For a franchise steeped in mediocrity, the Bengals appear to be making noticeable efforts to capture past glory. Everyone agrees their offensive line was horrendous last year, as the team finished last in the league in yards gained. By drafting center Billy Price from Ohio State with their first-round pick, acquiring left tackle Cordy Glenn in a trade from Buffalo, and signing right tackle Bobby Hart, the Bengals front office shows that they’re serious about moving back toward the preeminent days of Anthony Munoz and Max Montoya.

Against the Ravens this evening, the 2018 Bengals offensive line provided outstanding, sack-free protection for quarterback Andy Dalton. The second-round draft pick from TCU, entering his eighth year as a pro, was on fire, completing 24-42 passes for 265 yards and four touchdowns. His three quick touchdown tosses to A.J. Green by the thirteen-minute mark of the second quarter brought back memories of Boomer Esiason connecting with Eddie Brown. Remember that Esiason passed for 3,572 yards and 28 touchdowns in 1988—numbers that Dalton could easily surpass with games such as this.

The offensive line also blocked well for running back Joe Mixon. The second rounder from Oklahoma had 21 carries for 84 yards in what he hopes will be a breakout second season. Can Mixon surpass 1988 running backs James Brooks and Ickey Woods, who together accounted for over 2000 yards and 29 touchdowns rushing and receiving during that magical season? He and backfield cohort Giovani Bernard have a ways to go this year before matching those lofty numbers.

On the defensive side of the ball, it’s out with the old and in with the new—well sort of. Cornerback Adam “Pac-man” Jones and linebacker Kevin Minter are gone, replaced by linebacker Preston Brown, safety Jessie Bates, and defensive end Sam Hubbard. Still anchoring this defensive unit, however, are stalwart defensive end Carlos Dunlap and defensive tackle Geno Atkins, both of whom signed multi-year contract extensions right before the start of the season. The duo should provide a solid foundation for Teryl Austin’s defensive unit looking to make its mark in the year ahead.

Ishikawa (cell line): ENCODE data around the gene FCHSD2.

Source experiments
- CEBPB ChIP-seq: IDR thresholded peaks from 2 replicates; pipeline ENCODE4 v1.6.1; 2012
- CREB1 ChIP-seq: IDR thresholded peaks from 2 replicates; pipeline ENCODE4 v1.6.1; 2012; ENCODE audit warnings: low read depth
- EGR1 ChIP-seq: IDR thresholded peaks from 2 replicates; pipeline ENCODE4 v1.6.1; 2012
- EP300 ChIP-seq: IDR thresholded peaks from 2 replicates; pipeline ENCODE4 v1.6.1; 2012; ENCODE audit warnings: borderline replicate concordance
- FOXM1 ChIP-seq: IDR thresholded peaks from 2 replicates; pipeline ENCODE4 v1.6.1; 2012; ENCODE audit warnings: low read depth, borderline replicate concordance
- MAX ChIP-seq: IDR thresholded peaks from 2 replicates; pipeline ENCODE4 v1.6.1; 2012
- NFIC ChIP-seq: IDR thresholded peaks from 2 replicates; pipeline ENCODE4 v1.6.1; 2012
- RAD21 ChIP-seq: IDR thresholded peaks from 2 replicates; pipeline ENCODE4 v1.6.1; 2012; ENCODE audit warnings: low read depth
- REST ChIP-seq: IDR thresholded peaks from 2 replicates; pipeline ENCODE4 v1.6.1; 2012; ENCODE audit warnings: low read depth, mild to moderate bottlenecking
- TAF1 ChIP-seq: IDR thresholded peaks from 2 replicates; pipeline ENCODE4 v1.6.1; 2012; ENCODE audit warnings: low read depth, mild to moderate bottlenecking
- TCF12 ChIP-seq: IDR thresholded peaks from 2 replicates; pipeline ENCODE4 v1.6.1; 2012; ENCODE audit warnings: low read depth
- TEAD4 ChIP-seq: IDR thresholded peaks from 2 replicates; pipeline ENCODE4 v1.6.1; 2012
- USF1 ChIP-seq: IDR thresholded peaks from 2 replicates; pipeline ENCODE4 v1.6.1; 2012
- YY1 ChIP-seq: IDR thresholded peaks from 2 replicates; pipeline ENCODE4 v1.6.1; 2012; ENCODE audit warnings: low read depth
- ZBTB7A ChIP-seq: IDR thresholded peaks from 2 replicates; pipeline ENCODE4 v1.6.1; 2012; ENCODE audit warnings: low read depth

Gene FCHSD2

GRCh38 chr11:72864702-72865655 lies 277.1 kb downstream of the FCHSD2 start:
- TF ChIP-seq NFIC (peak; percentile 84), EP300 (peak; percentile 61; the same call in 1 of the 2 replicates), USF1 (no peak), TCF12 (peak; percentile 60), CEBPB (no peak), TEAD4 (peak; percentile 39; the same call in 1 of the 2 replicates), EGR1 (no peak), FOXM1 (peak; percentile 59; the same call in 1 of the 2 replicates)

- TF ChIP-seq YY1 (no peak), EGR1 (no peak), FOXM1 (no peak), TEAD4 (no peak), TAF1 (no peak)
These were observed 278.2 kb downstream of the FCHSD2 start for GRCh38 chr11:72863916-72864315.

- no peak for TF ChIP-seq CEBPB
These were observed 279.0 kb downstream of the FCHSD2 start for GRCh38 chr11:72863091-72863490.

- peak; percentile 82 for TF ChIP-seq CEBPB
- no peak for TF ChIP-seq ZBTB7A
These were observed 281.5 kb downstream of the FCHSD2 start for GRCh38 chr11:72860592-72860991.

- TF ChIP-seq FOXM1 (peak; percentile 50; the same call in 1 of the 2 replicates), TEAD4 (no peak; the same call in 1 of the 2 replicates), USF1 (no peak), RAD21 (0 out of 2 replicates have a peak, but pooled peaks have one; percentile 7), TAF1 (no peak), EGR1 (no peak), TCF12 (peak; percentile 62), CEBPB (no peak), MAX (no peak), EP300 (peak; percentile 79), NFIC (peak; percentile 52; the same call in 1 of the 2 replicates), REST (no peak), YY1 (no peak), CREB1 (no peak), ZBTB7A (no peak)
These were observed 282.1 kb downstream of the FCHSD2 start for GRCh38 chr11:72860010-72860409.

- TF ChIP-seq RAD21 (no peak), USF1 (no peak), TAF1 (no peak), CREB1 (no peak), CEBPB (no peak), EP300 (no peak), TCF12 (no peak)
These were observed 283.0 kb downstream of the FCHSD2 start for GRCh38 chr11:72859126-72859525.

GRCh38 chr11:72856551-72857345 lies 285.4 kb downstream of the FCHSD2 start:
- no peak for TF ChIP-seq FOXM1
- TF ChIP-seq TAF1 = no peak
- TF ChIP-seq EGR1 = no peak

For the game, the defense did just enough to win. Safety Jessie Bates intercepted Joe Flacco on the Ravens’ second series, setting the stage for the Bengals’ first touchdown and an eventual 21-0 lead. Behind Flacco’s arm (32/55, 376 yards, 2 TDs), Baltimore battled back, cutting the deficit to 28-23 with 9:35 left in the game. Leading by eight with less than three minutes to go, a Shawn Williams forced fumble on a scrambling Joe Flacco effectively ended Baltimore’s chances. Although forcing two interceptions, Cincinnati gave up 425 total yards on the evening. Perhaps All-Pro nose tackle Tim Krumrie from the 1988 team could shed thirty years to return and help out.

Whether or not the 2018 Bengals can channel the greats of thirty years past remains to be seen. “We knew they (the 1988 Super Bowl team) were going to be coming back,” Dalton said after the game. “Obviously to play in Super Bowls is something that you dream about doing. It’s what you work so hard for. Yeah, that’s the goal, is to win the Super Bowl and come back and be honored for it.”

Undefeated out of the gate, the Bengals already find themselves atop their division. They’ll hope to continue their winning streak with upcoming road games at Carolina and Atlanta in the next couple of weeks before returning home to face the Miami Dolphins on October 7.

For long-suffering Bengals fans, a win over the Ravens is always sweet, but the Super Bowl still seems decades away.  

Dr. John Huang is a columnist for Bluegrass Sports Nation, Sports View America, and Nolan Group Media. He’s currently working with former LEX18 sportscaster Alan Cutler on his new book. If you enjoy his writing, you can read more at www.huangswhinings.com. Be sure to follow him on Twitter @KYHuangs.